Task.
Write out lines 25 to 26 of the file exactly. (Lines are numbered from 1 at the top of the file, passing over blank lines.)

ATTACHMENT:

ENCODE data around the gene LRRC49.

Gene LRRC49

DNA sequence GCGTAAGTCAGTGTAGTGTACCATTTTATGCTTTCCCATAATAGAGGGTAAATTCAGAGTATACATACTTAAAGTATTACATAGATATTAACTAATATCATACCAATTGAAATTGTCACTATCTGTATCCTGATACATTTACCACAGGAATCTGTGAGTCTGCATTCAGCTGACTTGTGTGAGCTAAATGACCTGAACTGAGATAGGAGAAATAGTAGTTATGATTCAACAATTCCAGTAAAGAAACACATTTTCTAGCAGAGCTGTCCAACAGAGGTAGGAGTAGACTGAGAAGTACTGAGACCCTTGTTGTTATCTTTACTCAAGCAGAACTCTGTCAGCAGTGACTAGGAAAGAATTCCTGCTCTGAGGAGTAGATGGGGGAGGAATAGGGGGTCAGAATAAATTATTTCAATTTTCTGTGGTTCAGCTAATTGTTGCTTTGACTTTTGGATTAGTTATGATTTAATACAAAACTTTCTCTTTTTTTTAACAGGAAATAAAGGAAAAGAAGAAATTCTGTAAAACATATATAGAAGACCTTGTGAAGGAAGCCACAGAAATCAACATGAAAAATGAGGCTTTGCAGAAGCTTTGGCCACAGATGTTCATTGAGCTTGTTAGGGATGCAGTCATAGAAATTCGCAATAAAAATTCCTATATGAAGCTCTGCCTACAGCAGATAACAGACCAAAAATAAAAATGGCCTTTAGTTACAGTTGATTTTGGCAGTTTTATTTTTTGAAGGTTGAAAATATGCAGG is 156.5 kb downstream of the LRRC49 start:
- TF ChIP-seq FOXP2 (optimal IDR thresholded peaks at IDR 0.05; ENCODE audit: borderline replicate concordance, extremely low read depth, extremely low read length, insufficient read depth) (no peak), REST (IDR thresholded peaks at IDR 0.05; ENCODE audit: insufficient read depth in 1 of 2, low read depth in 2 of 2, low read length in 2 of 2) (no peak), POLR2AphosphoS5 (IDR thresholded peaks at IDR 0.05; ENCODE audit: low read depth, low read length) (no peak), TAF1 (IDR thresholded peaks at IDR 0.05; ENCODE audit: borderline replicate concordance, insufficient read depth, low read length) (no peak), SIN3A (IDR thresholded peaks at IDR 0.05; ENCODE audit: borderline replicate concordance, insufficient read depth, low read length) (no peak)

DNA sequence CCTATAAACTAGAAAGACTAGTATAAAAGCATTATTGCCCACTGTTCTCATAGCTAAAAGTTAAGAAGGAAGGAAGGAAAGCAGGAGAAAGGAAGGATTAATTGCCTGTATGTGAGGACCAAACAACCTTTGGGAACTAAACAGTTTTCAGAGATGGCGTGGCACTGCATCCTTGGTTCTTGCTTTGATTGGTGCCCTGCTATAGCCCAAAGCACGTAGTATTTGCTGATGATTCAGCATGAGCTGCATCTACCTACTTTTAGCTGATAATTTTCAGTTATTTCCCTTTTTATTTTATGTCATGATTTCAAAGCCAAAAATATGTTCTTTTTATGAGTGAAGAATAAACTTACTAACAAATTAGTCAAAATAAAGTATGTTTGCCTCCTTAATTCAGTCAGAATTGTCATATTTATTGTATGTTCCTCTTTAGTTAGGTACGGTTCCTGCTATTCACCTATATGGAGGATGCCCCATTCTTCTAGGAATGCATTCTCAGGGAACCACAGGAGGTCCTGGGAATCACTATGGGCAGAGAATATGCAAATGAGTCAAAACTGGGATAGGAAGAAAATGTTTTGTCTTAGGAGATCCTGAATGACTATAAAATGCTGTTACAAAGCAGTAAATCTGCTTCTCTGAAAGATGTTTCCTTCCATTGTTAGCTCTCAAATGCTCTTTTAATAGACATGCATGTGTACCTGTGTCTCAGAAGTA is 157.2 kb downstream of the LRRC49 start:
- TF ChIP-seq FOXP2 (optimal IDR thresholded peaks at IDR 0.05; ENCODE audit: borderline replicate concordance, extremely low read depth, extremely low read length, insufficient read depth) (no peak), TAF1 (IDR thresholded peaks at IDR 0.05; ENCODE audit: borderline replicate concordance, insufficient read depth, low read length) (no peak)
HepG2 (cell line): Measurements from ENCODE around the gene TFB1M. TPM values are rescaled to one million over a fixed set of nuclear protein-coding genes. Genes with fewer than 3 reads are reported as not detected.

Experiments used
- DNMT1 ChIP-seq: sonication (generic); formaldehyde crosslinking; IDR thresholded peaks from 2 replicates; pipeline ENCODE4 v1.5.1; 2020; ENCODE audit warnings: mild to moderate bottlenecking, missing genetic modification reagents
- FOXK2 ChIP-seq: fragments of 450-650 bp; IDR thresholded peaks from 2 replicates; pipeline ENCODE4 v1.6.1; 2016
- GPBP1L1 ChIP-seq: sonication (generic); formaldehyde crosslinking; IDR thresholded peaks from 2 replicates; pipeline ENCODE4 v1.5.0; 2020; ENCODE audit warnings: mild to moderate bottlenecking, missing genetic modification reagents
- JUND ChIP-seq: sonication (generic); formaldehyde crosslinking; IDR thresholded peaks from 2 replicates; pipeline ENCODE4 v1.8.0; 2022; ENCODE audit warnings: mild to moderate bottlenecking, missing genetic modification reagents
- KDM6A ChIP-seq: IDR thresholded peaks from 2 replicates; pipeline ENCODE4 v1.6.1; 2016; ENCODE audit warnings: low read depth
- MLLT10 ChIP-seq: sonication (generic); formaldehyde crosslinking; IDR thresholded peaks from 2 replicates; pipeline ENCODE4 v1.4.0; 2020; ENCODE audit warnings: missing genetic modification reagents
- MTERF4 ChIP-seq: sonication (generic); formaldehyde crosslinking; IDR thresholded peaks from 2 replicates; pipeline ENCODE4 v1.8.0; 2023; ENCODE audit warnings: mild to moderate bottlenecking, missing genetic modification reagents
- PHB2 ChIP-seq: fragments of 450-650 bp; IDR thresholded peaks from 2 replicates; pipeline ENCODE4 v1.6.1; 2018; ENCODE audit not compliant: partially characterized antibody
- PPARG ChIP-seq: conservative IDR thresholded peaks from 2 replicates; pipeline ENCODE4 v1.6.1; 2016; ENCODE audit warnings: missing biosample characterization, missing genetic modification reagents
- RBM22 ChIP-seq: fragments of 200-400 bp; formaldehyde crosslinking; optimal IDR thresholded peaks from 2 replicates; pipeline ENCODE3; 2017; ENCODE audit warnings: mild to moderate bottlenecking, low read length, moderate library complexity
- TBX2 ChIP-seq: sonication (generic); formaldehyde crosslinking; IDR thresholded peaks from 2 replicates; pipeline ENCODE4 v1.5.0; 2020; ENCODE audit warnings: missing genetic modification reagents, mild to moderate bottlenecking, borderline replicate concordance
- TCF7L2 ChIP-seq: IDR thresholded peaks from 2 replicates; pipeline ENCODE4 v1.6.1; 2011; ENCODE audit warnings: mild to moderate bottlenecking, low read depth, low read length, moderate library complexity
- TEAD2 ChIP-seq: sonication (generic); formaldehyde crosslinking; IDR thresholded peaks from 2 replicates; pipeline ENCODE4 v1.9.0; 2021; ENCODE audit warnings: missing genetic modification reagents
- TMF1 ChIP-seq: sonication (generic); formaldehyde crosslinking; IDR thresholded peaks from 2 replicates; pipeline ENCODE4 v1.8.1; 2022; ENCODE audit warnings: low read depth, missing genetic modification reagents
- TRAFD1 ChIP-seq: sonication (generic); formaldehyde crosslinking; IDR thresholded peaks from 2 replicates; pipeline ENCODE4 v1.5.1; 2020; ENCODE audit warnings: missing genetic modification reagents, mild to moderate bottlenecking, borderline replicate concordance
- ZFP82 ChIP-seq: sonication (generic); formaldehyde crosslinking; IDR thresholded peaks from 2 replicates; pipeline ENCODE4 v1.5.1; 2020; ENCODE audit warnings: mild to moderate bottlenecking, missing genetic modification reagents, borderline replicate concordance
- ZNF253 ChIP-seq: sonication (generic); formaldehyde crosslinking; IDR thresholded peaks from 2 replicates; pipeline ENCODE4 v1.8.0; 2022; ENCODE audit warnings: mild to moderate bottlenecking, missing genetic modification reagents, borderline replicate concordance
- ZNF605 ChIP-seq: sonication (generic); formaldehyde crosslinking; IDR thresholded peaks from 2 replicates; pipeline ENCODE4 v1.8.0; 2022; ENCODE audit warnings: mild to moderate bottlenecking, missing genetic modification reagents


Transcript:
- ZNF253 ChIP-seq: sonication (generic); formaldehyde crosslinking; IDR thresholded peaks from 2 replicates; pipeline ENCODE4 v1.8.0; 2022; ENCODE audit warnings: mild to moderate bottlenecking, missing genetic modification reagents, borderline replicate concordance
- ZNF605 ChIP-seq: sonication (generic); formaldehyde crosslinking; IDR thresholded peaks from 2 replicates; pipeline ENCODE4 v1.8.0; 2022; ENCODE audit warnings: mild to moderate bottlenecking, missing genetic modification reagents